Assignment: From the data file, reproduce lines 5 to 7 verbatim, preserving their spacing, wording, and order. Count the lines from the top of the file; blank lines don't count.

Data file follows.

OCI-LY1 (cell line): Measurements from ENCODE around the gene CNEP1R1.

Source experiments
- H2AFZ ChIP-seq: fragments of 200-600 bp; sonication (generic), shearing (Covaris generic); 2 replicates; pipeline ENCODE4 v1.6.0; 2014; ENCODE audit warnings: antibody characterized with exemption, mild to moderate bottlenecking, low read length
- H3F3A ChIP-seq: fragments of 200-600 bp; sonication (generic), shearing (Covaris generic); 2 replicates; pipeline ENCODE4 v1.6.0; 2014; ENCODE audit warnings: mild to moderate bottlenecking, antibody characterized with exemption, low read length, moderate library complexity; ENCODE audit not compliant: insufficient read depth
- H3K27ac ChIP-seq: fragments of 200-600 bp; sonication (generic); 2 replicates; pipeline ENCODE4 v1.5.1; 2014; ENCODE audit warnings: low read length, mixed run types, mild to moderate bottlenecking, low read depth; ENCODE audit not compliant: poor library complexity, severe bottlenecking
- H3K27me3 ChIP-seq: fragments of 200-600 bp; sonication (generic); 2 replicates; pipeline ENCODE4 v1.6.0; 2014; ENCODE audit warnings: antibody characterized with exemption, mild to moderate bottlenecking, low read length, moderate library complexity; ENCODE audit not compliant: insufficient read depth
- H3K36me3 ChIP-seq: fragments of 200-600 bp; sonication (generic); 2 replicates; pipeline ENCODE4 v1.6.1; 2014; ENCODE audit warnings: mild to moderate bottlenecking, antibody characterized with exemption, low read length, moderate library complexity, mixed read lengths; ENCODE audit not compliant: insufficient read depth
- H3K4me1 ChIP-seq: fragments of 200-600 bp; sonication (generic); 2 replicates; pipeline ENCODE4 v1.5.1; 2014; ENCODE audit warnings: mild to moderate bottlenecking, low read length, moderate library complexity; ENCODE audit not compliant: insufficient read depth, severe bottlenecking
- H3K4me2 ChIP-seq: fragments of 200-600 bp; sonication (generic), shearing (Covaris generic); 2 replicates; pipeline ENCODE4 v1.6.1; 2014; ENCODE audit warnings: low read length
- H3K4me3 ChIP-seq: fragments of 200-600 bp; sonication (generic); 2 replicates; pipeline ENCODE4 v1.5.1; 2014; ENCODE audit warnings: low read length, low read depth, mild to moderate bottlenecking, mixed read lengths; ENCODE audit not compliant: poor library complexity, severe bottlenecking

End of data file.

- H3K27ac ChIP-seq: fragments of 200-600 bp; sonication (generic); 2 replicates; pipeline ENCODE4 v1.5.1; 2014; ENCODE audit warnings: low read length, mixed run types, mild to moderate bottlenecking, low read depth; ENCODE audit not compliant: poor library complexity, severe bottlenecking
- H3K27me3 ChIP-seq: fragments of 200-600 bp; sonication (generic); 2 replicates; pipeline ENCODE4 v1.6.0; 2014; ENCODE audit warnings: antibody characterized with exemption, mild to moderate bottlenecking, low read length, moderate library complexity; ENCODE audit not compliant: insufficient read depth
- H3K36me3 ChIP-seq: fragments of 200-600 bp; sonication (generic); 2 replicates; pipeline ENCODE4 v1.6.1; 2014; ENCODE audit warnings: mild to moderate bottlenecking, antibody characterized with exemption, low read length, moderate library complexity, mixed read lengths; ENCODE audit not compliant: insufficient read depth